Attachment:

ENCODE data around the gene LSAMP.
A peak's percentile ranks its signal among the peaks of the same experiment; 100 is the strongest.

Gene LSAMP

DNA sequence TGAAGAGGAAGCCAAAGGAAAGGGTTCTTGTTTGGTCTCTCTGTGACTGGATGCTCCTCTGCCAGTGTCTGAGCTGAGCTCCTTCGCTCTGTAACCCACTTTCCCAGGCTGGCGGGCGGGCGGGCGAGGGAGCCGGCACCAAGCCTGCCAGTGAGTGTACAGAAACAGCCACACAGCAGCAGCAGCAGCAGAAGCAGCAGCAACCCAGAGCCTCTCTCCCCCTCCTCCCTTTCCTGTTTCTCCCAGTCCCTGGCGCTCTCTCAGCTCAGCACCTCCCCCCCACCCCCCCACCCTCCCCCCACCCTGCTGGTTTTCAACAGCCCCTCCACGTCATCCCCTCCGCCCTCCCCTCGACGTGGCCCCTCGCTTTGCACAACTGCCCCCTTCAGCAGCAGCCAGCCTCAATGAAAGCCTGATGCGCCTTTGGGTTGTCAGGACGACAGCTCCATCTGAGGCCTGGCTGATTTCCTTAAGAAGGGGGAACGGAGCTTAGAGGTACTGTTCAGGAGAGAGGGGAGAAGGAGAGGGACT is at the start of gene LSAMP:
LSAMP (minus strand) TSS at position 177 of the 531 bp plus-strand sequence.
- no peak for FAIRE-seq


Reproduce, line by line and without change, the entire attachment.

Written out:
ENCODE data around the gene LSAMP.
A peak's percentile ranks its signal among the peaks of the same experiment; 100 is the strongest.

Gene LSAMP

DNA sequence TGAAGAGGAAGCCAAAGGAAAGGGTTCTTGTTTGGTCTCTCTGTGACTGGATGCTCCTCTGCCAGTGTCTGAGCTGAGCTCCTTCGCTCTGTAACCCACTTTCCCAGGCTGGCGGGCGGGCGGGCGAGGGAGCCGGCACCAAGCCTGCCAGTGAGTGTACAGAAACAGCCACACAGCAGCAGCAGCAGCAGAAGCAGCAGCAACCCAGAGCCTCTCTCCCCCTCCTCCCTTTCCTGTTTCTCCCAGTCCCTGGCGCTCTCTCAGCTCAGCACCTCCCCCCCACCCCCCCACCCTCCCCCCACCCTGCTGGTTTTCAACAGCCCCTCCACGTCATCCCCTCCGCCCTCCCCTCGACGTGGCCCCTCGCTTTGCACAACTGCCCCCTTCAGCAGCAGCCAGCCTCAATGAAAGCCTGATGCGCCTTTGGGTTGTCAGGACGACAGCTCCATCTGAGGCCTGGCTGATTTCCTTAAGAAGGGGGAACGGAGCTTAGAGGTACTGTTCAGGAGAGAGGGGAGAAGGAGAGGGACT is at the start of gene LSAMP:
LSAMP (minus strand) TSS at position 177 of the 531 bp plus-strand sequence.
- no peak for FAIRE-seq